NB. This post will only be of interest to knit machine owners, but I thought I’d put it here in case someone else has a Knitmaster 120 and is tearing their hair out…
Social Fabric recently invested in a knitting machine – a second-hand Empisal Knitmaster 120 Chunky, which was in pretty good shape but had a predictably disintegrated sponge-bar. Given my…ahem…encyclopaedic knowledge and wealth of experience…I was asked to try to fix it.
This machine has a particularly narrow sponge-bar that is no longer manufactured by Knitmaster, and, as far as I’m aware, no-one produces DIY sponge replacement kits for this model either. The only other option was to use spongy insulation tape (or weather stripping, available in most DIY shops) to replace the original sponge, and find a way of cutting it down the middle to make it narrow enough to fit.
Unfortunately, once the old sponge had been cleaned off I realised there was just no way I would be able to cut and fit a length of sponge into a 3mm wide channel. A botch job was required!
After a bit of a brainwave, I decided to flip the metal bar upside down, and stick the insulation sponge down along the length of the underneath of the metal bar. I then used a rotary cutter to trim off the excess sponge at the sides, by running it along the bar, flush to the metal. I secured the sponge at each end of the bar with sticky tape, and left the plastic backing on the top of the sponge layer to protect the machine needles (the insulation tape I used was sticky on both sides).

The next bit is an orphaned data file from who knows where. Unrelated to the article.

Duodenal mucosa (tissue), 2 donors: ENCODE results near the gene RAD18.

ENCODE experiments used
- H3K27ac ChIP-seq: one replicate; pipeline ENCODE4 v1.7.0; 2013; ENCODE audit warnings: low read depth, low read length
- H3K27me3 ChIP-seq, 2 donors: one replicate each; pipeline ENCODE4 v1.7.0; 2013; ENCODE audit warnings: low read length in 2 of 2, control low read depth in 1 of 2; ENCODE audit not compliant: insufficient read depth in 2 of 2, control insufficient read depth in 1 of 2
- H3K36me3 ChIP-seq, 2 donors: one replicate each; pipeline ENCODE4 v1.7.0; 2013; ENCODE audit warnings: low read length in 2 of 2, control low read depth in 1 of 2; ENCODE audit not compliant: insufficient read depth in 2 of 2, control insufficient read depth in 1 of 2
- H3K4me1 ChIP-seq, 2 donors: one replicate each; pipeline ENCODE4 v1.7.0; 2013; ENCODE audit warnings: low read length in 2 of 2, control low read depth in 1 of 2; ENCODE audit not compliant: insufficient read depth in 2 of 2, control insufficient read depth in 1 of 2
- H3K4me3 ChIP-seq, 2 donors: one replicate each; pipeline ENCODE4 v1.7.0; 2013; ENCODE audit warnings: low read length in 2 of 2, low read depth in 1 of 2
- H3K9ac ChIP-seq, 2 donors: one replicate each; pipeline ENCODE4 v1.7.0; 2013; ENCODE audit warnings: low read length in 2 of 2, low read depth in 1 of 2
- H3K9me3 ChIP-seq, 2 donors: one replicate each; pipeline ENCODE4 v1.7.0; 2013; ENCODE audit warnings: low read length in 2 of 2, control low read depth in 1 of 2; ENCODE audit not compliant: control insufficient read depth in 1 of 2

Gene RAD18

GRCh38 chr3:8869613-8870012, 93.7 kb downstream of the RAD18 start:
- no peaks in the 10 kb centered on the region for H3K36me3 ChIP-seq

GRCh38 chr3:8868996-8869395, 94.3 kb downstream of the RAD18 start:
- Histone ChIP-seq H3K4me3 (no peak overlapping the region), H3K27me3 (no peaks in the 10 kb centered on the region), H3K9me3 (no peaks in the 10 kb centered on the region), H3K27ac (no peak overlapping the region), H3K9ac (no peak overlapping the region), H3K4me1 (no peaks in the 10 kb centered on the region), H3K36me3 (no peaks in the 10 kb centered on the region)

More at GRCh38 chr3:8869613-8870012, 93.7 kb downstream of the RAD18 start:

I seem to have gotten away with it, because when I put the bar back in the machine it worked perfectly! Obviously, insulation tape isn’t designed to work in a knitting machine, so I have no idea how it will stand up to regular wear, but it would be pretty easy to replace again if it disintegrates.
So there you have it, a simple solution to an annoying problem!
If you want more detail about fixing sponge-bar trouble, you can find it in this post.